Skinned Decals

An efficient way to dynamically add decals on top of static meshes is the use of deferred decals. However, in general deferred decals fail to deliver convincing results on top of areas that are skinned by multiple bones. Typical artifacts are decals that are "swimming" on top of the target mesh, not stretching according to the underlying surface, producing distracting overlaps and projecting on top of areas that were initially not in the influence area of the decals.

A method that doesn't suffer from the aforementioned problems was mentioned here. The idea is to render the skinned mesh that receives a decal once when a new decal is created. Instead of rendering the mesh itself into a render target, it uses the mesh texture coordinates as vertex shader output position. In a pixel shader the decal texture coordinates are calculated, similarly to deferred decals, and the corresponding texels are fetched from the decal texture and output into the mesh texture. This implies that each mesh instance has its own texture that serves as render target resource. Finally when the skinned mesh is rendered in the shading pass, the updated mesh texture is fetched at the mesh texture coordinates and the resulting decals are automatically applied. Unfortunately there are several drawbacks which make this technique impractical for game production:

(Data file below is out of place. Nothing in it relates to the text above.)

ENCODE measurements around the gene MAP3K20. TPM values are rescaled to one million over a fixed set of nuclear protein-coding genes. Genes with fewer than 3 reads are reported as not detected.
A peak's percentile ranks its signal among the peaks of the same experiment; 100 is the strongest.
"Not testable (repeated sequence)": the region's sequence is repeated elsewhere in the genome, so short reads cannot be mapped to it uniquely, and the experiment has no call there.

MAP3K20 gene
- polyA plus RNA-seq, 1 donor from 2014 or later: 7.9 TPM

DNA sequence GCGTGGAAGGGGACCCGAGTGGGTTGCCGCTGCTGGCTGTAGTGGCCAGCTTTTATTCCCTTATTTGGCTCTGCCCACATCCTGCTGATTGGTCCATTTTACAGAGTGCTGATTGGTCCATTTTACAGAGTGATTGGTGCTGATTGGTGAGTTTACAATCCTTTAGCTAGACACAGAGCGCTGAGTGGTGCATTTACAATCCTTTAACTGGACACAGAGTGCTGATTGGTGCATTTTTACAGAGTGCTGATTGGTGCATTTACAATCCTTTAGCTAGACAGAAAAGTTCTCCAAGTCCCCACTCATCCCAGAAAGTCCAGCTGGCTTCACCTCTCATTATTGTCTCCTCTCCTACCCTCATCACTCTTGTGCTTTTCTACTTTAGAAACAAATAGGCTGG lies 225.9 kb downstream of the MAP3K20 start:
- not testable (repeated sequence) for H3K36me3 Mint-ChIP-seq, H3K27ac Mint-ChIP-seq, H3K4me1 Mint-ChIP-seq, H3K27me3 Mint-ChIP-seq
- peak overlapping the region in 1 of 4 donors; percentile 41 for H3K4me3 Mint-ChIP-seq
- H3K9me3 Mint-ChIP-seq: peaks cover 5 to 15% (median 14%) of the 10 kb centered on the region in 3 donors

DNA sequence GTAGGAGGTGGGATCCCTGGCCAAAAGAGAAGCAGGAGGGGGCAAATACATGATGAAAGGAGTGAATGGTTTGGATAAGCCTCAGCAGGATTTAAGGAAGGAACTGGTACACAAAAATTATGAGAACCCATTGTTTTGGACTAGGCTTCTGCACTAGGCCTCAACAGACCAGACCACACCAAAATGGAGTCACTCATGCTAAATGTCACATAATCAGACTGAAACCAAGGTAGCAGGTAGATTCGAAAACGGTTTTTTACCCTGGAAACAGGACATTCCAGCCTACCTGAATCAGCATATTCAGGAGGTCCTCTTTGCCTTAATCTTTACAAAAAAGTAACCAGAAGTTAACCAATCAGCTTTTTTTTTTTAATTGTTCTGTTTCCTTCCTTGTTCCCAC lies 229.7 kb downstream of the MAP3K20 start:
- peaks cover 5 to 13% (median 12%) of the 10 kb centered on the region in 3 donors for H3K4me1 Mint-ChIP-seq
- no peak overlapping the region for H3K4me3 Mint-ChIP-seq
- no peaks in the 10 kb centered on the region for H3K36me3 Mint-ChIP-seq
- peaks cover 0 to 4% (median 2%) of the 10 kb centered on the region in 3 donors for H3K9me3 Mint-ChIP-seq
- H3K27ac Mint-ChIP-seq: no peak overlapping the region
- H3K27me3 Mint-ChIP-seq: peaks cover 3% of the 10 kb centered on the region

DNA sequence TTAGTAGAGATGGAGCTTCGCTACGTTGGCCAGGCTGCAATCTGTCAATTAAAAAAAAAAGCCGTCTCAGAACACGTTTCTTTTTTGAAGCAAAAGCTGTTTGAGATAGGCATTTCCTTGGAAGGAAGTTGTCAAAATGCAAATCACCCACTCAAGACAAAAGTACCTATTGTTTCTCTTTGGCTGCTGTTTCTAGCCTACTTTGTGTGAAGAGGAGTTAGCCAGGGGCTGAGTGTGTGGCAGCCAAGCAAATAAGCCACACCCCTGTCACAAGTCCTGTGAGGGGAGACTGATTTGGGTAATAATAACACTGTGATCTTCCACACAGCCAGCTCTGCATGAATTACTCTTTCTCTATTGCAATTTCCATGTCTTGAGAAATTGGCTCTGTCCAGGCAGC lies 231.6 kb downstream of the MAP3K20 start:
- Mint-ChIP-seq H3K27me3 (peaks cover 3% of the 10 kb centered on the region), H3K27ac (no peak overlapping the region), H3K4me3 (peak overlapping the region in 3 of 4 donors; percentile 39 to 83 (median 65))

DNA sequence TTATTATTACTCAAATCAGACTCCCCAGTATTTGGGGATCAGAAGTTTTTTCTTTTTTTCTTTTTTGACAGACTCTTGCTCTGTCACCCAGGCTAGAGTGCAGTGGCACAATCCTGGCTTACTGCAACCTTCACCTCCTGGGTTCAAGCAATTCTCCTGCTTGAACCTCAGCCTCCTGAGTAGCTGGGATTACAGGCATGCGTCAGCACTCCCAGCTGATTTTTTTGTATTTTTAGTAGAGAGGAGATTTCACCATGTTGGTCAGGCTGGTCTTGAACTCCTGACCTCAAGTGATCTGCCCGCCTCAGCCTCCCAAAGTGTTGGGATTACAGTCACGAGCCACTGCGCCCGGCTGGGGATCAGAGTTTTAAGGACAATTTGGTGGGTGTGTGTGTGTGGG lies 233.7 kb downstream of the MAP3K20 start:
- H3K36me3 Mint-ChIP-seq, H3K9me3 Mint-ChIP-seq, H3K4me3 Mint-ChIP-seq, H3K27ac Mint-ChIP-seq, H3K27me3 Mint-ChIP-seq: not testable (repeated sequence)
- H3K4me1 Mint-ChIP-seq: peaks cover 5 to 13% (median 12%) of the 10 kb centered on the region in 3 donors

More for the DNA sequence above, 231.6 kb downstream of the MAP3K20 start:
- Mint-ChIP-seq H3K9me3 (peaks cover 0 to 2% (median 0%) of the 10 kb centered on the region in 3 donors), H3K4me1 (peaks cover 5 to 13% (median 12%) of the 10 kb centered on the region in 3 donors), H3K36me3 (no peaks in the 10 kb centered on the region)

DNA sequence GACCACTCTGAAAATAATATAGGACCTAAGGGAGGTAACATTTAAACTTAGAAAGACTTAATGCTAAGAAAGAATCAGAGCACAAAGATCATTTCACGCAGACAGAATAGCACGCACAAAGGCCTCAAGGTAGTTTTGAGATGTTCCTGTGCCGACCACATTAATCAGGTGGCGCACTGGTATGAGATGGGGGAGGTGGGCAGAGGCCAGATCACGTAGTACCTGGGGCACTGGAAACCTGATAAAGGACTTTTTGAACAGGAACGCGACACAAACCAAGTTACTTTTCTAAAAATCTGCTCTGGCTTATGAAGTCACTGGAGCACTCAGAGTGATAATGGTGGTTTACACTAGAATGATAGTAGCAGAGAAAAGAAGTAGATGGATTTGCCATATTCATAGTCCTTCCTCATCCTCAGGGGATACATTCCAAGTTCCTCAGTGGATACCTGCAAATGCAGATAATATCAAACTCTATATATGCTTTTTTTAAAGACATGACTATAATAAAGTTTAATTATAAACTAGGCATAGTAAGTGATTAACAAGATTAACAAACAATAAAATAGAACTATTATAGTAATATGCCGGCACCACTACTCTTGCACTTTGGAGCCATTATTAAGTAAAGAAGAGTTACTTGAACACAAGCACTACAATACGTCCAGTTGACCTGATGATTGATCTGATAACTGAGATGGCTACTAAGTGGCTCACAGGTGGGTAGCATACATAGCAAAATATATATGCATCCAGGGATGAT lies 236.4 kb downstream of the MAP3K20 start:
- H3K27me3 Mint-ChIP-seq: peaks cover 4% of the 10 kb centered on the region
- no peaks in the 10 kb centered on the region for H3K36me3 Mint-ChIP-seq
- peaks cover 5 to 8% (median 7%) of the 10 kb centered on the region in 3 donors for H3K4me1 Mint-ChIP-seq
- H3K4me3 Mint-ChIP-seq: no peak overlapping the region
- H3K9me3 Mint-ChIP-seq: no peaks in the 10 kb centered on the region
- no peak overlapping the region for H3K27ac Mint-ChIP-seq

A solution that is based on the same base idea as the aforementioned method, but overcomes these drawbacks, is to output decal texture coordinates with a decal index instead of decal texture values when a new decal is created and the corresponding skinned mesh is rendered. With the help of the decal index the decal material can be recovered and applied via the decal texture coordinates during rendering into the G-Buffers in case of deferred rendering or during rendering into the accumulation buffer in case of forward rendering. In this way neither does it matter how many texture maps are utilized nor do we have to bother with generating mip-maps for all of these texture maps. You can find a detailed description of this technique in my article in the upcoming GPU Zen 2 book.

In the videos below decals are dynamically added on top of an animated, skinned model authored by KatsBits. The left video was rendered with the deferred decals technique, the right video with the proposed skinned decals technique.

One can observe that while the deferred decals "swim" on the top of the target mesh, not stretching according to the underlying surface, and produce distracting overlaps, the skinned decals doesn't suffer from these issues. It is also visible, that the skinned decals have the same rendering quality as the deferred decals.

You can download the DirectX 12-based demo application with complete source code here: